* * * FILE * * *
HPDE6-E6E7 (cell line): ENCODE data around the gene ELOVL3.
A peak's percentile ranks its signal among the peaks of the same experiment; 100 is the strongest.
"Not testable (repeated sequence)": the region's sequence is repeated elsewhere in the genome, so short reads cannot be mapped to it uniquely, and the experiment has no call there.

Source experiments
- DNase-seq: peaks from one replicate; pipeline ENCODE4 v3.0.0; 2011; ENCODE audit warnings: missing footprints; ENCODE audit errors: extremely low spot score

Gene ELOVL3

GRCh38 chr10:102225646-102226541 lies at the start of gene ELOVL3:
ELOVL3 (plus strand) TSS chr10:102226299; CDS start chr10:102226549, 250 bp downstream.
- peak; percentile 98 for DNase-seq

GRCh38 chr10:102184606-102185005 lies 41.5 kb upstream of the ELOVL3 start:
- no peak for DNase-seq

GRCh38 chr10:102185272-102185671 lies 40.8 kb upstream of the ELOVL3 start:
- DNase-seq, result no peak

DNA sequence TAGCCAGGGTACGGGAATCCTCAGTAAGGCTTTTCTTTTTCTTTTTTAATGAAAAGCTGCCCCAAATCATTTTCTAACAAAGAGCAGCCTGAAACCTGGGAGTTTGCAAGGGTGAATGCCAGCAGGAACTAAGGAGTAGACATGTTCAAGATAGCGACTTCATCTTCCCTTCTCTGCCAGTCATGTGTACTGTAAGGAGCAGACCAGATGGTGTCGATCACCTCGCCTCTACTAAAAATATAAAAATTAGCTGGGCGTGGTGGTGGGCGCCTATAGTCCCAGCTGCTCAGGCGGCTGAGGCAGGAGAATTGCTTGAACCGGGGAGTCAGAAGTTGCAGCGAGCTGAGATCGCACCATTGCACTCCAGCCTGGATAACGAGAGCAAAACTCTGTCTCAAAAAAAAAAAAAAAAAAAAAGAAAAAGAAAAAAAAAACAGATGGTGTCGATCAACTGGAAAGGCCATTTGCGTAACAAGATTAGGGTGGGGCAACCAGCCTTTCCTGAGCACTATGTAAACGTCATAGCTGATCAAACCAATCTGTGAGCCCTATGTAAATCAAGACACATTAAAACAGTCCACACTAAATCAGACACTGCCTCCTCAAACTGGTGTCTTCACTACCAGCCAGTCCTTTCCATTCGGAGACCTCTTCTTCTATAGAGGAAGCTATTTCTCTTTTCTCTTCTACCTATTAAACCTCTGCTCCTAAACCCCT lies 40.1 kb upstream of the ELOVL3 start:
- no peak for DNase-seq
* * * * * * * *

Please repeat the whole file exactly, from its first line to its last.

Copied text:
HPDE6-E6E7 (cell line): ENCODE data around the gene ELOVL3.
A peak's percentile ranks its signal among the peaks of the same experiment; 100 is the strongest.
"Not testable (repeated sequence)": the region's sequence is repeated elsewhere in the genome, so short reads cannot be mapped to it uniquely, and the experiment has no call there.

Source experiments
- DNase-seq: peaks from one replicate; pipeline ENCODE4 v3.0.0; 2011; ENCODE audit warnings: missing footprints; ENCODE audit errors: extremely low spot score

Gene ELOVL3

GRCh38 chr10:102225646-102226541 lies at the start of gene ELOVL3:
ELOVL3 (plus strand) TSS chr10:102226299; CDS start chr10:102226549, 250 bp downstream.
- peak; percentile 98 for DNase-seq

GRCh38 chr10:102184606-102185005 lies 41.5 kb upstream of the ELOVL3 start:
- no peak for DNase-seq

GRCh38 chr10:102185272-102185671 lies 40.8 kb upstream of the ELOVL3 start:
- DNase-seq, result no peak

DNA sequence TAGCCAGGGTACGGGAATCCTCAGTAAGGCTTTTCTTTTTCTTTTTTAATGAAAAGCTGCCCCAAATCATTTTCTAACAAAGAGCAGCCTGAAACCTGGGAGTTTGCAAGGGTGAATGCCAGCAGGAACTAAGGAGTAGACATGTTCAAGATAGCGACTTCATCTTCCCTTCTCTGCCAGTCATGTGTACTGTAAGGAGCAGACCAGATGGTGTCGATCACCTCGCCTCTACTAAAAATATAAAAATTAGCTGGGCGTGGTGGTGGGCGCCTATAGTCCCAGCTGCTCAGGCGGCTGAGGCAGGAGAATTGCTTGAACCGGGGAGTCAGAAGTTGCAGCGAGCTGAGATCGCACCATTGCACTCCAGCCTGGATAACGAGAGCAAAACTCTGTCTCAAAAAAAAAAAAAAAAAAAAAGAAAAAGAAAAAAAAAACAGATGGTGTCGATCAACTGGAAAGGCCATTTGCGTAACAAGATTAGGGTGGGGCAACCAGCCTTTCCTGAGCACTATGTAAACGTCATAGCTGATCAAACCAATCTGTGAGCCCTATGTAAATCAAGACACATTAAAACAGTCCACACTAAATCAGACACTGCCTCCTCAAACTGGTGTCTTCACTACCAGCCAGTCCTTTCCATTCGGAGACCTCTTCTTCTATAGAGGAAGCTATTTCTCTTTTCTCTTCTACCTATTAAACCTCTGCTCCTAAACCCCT lies 40.1 kb upstream of the ELOVL3 start:
- no peak for DNase-seq